Families of the soldiers watch the news for the horrible car bombs, hoping against hope someone they know wasn’t there. Imagine living like that each day.

Heavy fighting continues, as do the car bombs, as a relatively ‘quiet’ few days were followed by more blood. Thus has been the pattern throughout the occupation. Except the periods of ‘calm’ are shorter, and the bloodshed more widespread than ever.

Expect this to continue until the ‘elections’ as well as afterwards. It’s called escalation.

I’m in Jordan for a break, and will return to Iraq in January well before the end of that month.

Comment: The gulf between what most Americans think is happening in Iraq and what is ACTUALLY happening in Iraq is vast indeed. It is truly an unnatural state of affairs and has one main cause...

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Indiana Jones leads Hollywood version of battle for Falluja

Dan Glaister in Los Angeles
Friday December 17, 2004
The Guardian

Hollywood has joined the war. Universal Pictures announced yesterday that it is to make The Battle for Falluja. To prove it is serious, it has enlisted Indiana Jones himself, actor Harrison Ford, to help defeat the insurgency.

The film - Hollywood's first foray into the second Iraq conflict - is due to go into production next year and will be based on a yet-to-be-finished book, No True Glory: The Battle for Falluja by Bing West, a former marine, politician and now war correspondent.

The movie and book take as their starting point the killing of four civilian contractors in Falluja and the ensuing decision to order an assault on the city by US marines. That first assault, which was abruptly stopped by the White House, was led by General Jim Mattis, who will be played by Ford.

Six months later, shortly after the US presidential election, the marines attacked Falluja for a second time, successfully occupying the city. Almost 80 US marines were killed in the two assaults, while some sources have estimated that 800 Iraqis and insurgents died in the April assault on the city and a further 1,000 in November.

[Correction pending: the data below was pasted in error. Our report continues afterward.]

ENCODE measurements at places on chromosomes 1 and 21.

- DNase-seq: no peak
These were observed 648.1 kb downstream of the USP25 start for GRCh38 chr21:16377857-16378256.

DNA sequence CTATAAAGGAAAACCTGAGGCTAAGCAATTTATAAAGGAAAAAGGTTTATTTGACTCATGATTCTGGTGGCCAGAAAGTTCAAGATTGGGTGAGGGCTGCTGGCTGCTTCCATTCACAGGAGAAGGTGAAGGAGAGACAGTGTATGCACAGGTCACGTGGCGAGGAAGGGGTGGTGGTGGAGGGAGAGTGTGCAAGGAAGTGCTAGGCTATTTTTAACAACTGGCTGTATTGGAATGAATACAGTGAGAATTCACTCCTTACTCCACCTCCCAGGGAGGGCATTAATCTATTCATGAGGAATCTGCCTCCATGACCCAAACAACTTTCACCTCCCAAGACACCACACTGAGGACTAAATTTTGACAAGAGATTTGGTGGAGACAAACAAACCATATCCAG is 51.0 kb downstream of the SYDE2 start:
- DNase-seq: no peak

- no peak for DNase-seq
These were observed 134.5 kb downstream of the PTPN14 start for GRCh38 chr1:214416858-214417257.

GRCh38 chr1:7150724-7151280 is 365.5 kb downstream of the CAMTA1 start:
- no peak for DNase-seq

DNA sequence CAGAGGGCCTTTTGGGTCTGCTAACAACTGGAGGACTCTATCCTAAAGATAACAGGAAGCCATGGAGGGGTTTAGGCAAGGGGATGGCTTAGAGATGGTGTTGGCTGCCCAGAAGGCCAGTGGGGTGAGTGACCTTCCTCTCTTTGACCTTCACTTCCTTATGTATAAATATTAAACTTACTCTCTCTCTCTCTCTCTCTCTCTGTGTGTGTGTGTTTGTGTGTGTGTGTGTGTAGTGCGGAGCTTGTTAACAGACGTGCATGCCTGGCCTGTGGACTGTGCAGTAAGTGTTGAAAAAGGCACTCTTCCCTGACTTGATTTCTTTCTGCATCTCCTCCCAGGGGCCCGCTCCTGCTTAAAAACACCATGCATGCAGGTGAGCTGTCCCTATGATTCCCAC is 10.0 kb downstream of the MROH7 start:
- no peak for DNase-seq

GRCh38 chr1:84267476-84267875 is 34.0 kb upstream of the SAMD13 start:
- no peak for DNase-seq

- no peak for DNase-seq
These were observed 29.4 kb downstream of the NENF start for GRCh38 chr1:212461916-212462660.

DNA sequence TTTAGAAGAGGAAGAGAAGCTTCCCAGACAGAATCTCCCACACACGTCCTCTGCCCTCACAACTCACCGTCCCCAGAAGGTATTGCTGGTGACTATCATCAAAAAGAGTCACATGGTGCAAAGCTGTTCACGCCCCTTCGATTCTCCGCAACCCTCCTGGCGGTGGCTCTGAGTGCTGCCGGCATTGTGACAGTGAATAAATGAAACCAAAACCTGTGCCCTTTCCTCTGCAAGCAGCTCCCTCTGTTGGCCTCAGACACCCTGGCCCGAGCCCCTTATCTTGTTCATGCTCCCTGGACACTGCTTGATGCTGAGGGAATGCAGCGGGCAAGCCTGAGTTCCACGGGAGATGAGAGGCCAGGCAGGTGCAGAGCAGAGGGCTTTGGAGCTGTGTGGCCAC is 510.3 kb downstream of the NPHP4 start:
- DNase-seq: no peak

The film promises to depict the story from the point of view of US soldiers and politicians; it seems unlikely that the plight of the Iraqis will figure too prominently in Hollywood's take on the subject.

Writing last week for the online journal Slate.com, West said: "If America needs a hard job done, the marines will do it, and they won't lose their humanity in the process or any sleep over pulling the trigger. Yes, they are 'the world's most lethal killing machine.' That's what America needs in battle."

Comment: And millions will go to see it, unaware that history and their own minds are being scrubbed clean. The dangers of such deliberate propaganda cannot be overstated. Our minds are our reality-reading instruments and, when functioning properly, help to protect us from the danger that results from mistaking lies for truth. Sadly however, as a result of years-long exposure to lies and disinformation masquerading as "news" and "television", the mind of the average citizen has been made pliable, weak and overly susceptible to all manner of manipulation.

The result is a population that lives most of their lives in illusion. What they believe to be the truth of what is happening in the world is in fact nothing more than a fantasy, provided for them by their corrupt leaders. This time next year then, millions of Americans and others will have been persuaded by a mere two hours of cinema that the presence of the American military in Iraq is in the interest of "peace and democracy", and the actual truth of the matter - that the Iraq invasion is an illegal resource grab by immoral US politicians - will be but another "conspiracy theory".